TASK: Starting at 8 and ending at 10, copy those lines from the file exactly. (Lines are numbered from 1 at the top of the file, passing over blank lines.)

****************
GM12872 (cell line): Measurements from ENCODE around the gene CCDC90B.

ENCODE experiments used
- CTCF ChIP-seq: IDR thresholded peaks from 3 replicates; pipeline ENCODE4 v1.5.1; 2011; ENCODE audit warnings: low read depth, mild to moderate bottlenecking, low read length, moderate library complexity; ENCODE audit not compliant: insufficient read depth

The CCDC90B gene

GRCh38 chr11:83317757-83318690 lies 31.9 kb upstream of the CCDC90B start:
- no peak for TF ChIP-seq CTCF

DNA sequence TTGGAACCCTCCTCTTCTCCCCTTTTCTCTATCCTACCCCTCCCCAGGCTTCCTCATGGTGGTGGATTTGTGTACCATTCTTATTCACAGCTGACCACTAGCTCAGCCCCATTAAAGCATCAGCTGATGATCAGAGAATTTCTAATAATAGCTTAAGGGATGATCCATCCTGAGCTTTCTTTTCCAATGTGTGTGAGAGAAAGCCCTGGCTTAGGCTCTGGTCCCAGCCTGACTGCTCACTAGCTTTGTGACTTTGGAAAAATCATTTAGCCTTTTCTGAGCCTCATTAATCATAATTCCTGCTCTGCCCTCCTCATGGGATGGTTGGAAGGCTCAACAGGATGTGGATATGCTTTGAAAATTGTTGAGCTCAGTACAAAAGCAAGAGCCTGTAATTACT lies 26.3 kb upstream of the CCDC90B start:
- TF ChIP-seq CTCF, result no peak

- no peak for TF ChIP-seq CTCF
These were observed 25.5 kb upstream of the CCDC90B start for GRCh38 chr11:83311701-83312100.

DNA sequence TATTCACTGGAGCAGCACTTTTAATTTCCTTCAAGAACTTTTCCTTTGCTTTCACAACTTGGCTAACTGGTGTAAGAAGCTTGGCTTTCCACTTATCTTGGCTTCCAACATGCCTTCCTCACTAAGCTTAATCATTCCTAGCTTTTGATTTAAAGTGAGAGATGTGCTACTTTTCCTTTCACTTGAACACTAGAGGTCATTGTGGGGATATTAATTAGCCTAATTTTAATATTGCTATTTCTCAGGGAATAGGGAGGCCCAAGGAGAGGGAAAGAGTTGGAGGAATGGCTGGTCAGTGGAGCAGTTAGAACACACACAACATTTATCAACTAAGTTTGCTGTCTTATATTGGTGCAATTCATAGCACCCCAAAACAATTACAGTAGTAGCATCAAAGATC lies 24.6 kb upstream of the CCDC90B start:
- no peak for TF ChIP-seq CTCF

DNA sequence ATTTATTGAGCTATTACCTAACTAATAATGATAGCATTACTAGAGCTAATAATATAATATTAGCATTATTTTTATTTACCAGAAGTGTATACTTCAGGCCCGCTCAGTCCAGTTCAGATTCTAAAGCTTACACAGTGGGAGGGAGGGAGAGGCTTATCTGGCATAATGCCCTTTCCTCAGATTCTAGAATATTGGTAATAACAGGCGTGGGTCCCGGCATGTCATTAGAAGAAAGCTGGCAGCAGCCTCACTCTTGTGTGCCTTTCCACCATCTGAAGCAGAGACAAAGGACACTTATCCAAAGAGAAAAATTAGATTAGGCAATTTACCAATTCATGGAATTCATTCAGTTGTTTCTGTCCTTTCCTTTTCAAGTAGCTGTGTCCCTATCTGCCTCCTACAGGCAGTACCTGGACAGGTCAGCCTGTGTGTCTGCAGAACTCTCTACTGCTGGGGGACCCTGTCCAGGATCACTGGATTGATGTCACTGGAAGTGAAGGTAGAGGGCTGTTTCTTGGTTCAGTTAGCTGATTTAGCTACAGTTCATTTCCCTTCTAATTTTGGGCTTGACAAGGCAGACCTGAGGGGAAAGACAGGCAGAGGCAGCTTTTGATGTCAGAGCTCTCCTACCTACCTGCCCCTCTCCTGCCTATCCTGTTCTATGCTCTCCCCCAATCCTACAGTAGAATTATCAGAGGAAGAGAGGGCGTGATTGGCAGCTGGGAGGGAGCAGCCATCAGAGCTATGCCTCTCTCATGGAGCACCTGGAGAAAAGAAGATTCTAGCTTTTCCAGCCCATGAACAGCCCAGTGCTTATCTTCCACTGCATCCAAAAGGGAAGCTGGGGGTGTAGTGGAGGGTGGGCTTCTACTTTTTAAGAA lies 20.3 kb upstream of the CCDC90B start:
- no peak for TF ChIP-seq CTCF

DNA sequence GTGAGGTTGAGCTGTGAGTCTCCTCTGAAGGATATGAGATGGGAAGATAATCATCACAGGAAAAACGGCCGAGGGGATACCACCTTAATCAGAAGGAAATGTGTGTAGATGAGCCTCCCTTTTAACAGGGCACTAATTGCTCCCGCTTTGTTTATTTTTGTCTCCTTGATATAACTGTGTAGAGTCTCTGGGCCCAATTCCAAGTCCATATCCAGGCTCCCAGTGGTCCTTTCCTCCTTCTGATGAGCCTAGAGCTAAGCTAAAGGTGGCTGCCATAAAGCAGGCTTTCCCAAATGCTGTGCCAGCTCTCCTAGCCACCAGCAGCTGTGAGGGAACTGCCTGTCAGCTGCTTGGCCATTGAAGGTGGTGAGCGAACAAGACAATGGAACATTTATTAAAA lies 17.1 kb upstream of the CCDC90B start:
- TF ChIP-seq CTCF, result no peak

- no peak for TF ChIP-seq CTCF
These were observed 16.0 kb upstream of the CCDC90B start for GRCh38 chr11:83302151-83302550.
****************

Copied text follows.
- TF ChIP-seq CTCF, result no peak

- no peak for TF ChIP-seq CTCF
These were observed 25.5 kb upstream of the CCDC90B start for GRCh38 chr11:83311701-83312100.